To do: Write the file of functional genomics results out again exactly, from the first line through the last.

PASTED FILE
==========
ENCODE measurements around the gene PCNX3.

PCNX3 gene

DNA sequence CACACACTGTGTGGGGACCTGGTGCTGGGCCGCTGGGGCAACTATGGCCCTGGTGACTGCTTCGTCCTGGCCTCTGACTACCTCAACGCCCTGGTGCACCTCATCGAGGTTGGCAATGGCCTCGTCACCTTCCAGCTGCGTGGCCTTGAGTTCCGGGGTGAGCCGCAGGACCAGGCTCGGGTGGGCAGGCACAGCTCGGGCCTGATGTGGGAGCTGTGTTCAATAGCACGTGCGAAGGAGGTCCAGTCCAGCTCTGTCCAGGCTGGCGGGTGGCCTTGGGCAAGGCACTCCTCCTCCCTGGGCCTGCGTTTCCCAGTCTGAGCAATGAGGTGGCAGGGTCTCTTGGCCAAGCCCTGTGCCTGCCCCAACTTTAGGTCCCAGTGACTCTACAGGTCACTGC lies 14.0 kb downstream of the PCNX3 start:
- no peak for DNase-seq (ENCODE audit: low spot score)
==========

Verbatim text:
ENCODE measurements around the gene PCNX3.

PCNX3 gene

DNA sequence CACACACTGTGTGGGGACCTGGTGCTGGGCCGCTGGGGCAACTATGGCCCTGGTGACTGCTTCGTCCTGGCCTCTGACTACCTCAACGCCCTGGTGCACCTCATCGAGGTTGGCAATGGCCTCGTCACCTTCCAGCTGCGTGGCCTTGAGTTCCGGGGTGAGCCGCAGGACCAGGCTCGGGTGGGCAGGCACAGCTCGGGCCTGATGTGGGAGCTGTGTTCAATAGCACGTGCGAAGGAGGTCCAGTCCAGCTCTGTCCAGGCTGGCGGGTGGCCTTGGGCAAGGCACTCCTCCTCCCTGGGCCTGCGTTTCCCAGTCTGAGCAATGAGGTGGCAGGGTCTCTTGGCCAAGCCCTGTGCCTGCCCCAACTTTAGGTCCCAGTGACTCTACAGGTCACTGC lies 14.0 kb downstream of the PCNX3 start:
- no peak for DNase-seq (ENCODE audit: low spot score)